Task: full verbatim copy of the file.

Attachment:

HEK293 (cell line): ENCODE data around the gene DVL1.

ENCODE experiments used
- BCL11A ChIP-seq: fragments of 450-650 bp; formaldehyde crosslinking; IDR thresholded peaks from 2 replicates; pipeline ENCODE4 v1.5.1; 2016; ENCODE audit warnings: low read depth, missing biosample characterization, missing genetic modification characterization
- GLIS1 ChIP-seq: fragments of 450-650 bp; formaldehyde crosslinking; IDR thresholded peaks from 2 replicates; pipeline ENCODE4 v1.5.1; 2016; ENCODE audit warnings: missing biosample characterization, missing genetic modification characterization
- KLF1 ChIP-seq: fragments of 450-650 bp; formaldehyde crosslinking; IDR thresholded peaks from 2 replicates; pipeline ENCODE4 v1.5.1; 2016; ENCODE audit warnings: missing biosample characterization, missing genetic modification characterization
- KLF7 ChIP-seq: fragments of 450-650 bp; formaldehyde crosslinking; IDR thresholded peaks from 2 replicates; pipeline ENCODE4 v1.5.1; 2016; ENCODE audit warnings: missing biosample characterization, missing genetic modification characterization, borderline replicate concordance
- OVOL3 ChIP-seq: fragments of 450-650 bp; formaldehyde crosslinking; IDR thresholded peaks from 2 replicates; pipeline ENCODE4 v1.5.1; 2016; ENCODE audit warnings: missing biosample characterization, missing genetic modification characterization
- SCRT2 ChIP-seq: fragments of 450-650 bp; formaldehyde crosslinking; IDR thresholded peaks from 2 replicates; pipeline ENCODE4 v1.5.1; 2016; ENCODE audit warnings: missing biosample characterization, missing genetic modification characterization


HEK293 (cell line): ENCODE data around the gene DVL1.

ENCODE experiments used
- BCL11A ChIP-seq: fragments of 450-650 bp; formaldehyde crosslinking; IDR thresholded peaks from 2 replicates; pipeline ENCODE4 v1.5.1; 2016; ENCODE audit warnings: low read depth, missing biosample characterization, missing genetic modification characterization
- GLIS1 ChIP-seq: fragments of 450-650 bp; formaldehyde crosslinking; IDR thresholded peaks from 2 replicates; pipeline ENCODE4 v1.5.1; 2016; ENCODE audit warnings: missing biosample characterization, missing genetic modification characterization
- KLF1 ChIP-seq: fragments of 450-650 bp; formaldehyde crosslinking; IDR thresholded peaks from 2 replicates; pipeline ENCODE4 v1.5.1; 2016; ENCODE audit warnings: missing biosample characterization, missing genetic modification characterization
- KLF7 ChIP-seq: fragments of 450-650 bp; formaldehyde crosslinking; IDR thresholded peaks from 2 replicates; pipeline ENCODE4 v1.5.1; 2016; ENCODE audit warnings: missing biosample characterization, missing genetic modification characterization, borderline replicate concordance
- OVOL3 ChIP-seq: fragments of 450-650 bp; formaldehyde crosslinking; IDR thresholded peaks from 2 replicates; pipeline ENCODE4 v1.5.1; 2016; ENCODE audit warnings: missing biosample characterization, missing genetic modification characterization
- SCRT2 ChIP-seq: fragments of 450-650 bp; formaldehyde crosslinking; IDR thresholded peaks from 2 replicates; pipeline ENCODE4 v1.5.1; 2016; ENCODE audit warnings: missing biosample characterization, missing genetic modification characterization